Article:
A potted pomegranate usually has a zinc deficiency, which manifests itself in yellowing of the leaves. To solve this problem, you can spray the foliage with a diluted zinc solution.
Applying compost or manure is also beneficial. Be careful not to over-fertilize with a nitrogen-rich fertilizer, as this can cause the tree to produce more foliage and relatively fewer flowers.
The pomegranate tree is a deciduous tree that worships the sun. Most of its species are frost sensitive. But for too low temperatures, the plant has developed a protective mechanism.
It loses its leaves and goes dormant below freezing. Only a few pomegranate varieties survive freezing temperatures above −10 C (14 F) without damage; For this, it will be necessary to investigate and experiment.
To grow the pomegranate in a pot in a very cold climate, with temperatures below -10 C, the best place to keep it alive is the greenhouse, the garage, the cellar or any protected place without heating.
The indoor temperature should not be lower than 3 C. However, the optimum low temperature for most pomegranate varieties is 7 C.
If you can keep your pomegranate tree at a temperature of around 15°C indoors and allow it to receive at least 4 hours of sunlight, it will not lose its leaves and go dormant.
During the dormant period, the pomegranate hardly needs any fertilizer or water. However, the plant should not dry out completely in winter, so weekly watering is ideal.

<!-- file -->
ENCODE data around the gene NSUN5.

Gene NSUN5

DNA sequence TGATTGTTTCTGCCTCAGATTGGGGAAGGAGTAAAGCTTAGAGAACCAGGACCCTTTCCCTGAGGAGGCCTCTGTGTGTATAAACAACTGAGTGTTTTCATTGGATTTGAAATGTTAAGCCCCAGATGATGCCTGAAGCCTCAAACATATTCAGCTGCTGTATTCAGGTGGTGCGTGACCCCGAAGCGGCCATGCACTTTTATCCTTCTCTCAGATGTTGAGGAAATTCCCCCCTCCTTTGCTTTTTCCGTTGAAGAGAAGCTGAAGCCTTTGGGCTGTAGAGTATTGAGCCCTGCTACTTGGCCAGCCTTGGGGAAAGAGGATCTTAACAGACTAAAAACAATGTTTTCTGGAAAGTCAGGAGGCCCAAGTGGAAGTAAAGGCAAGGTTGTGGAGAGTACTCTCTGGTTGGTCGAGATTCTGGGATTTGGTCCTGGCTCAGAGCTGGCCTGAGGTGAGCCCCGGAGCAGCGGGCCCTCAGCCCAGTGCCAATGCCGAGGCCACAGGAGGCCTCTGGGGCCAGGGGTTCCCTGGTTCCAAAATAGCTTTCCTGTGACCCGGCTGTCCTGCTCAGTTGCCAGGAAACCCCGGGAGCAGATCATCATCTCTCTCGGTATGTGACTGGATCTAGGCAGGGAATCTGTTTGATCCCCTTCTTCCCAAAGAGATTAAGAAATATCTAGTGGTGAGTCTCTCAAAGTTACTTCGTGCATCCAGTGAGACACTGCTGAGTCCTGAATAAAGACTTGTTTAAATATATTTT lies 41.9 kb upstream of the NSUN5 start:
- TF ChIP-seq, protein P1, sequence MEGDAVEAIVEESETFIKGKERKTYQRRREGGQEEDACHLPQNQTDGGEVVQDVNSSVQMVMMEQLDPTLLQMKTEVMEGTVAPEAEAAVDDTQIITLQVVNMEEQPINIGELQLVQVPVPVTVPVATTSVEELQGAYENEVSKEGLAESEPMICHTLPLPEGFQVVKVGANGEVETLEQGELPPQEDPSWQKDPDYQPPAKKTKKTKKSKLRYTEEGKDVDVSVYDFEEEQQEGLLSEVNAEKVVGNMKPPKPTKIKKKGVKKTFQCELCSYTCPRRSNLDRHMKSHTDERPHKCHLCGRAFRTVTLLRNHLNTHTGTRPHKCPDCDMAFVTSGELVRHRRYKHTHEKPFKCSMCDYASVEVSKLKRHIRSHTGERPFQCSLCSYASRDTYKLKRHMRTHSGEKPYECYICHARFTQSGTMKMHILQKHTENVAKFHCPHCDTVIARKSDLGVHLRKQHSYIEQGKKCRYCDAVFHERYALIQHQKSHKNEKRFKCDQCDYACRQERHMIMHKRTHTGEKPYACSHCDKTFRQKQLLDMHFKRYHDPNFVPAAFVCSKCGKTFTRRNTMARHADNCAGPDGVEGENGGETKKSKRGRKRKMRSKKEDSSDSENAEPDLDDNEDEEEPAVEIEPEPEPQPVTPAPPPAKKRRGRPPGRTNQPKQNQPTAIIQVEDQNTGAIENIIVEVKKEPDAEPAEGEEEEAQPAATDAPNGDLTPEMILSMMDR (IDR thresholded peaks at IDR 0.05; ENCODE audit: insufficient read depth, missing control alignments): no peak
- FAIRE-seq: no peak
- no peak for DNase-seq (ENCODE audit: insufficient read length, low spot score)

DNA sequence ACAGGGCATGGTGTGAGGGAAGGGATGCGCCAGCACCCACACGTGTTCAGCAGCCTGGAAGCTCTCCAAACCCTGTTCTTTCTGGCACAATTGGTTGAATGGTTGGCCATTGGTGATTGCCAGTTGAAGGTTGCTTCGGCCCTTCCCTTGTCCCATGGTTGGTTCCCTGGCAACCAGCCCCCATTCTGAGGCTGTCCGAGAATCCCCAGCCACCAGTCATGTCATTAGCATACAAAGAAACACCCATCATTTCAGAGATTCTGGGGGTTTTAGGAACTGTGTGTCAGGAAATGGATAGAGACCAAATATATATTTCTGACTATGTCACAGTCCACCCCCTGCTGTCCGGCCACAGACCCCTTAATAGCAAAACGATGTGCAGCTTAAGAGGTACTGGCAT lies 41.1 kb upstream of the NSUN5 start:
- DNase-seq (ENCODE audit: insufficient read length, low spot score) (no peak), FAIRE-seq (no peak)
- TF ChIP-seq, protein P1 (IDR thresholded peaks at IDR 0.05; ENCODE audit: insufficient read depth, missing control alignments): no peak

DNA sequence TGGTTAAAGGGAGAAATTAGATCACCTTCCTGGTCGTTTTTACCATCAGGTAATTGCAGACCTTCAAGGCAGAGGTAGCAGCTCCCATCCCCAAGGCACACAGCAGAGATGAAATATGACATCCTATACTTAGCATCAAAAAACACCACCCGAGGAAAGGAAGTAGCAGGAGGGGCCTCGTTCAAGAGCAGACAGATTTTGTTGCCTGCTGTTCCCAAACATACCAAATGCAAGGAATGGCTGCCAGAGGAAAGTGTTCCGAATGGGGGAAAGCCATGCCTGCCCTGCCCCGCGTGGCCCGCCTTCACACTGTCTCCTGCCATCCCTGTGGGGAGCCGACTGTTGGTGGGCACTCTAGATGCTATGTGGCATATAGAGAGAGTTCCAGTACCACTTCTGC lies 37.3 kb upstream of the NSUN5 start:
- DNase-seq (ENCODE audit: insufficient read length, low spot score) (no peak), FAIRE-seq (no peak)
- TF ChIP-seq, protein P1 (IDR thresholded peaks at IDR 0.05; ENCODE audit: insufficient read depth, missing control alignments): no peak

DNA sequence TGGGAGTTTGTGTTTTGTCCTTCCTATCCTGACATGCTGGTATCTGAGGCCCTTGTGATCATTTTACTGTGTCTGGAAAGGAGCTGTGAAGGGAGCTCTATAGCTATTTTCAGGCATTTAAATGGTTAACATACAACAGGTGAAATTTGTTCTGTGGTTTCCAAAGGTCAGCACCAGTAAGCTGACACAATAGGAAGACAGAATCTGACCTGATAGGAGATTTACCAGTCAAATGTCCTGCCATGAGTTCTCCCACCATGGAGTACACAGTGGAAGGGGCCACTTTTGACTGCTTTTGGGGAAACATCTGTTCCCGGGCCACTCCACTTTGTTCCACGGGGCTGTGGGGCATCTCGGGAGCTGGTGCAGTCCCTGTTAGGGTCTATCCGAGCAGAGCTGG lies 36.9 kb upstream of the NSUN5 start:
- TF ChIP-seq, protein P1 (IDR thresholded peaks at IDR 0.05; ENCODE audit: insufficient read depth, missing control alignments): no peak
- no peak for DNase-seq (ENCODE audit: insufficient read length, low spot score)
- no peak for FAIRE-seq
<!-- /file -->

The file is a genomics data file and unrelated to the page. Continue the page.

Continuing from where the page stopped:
In the spring, return it to a warm, bright place to gradually acclimatize to the weather. When the average temperature is above 10 C, you can take it outside. At that point, take the opportunity to start fertilizing it and giving it more water.
Pruning is necessary to maintain the desired shape of your potted pomegranate tree and promote flowering and fruit set. This is best done after all danger of frost has passed, when the tree is about to start growing in the spring.
Prune weak, dead and unwanted branches to direct the bush’s energy to the right parts and shorten long branches to encourage flowering.
If the pot gets too small, you should transplant your pomegranate to keep it growing. A good time to repot is when there are no flowers or fruit on the tree, especially when it begins to grow in late winter or early spring.
Diseases, pests and other problems
Pomegranate is not very vulnerable to pests and diseases. It is mainly attacked by fruit flies and white flies. You also have to watch out for scale insects and aphids, especially during the flowering period.
Fruit cracking is a common problem with all pomegranate varieties. This happens due to fluctuation or lack of moisture in the substrate during fruiting.
If the pomegranate is grown from seed, fruits will begin to form from the third or fourth year. Generally, the fruits ripen between three and six months after the appearance of the flowers.
It may also be interesting to read: How to grow a fig tree in a pot and its maintenance.
Harvest the pomegranate when the rind of the fruit is dark red. Cut the stem of the fruit with a sharp pruner or a knife.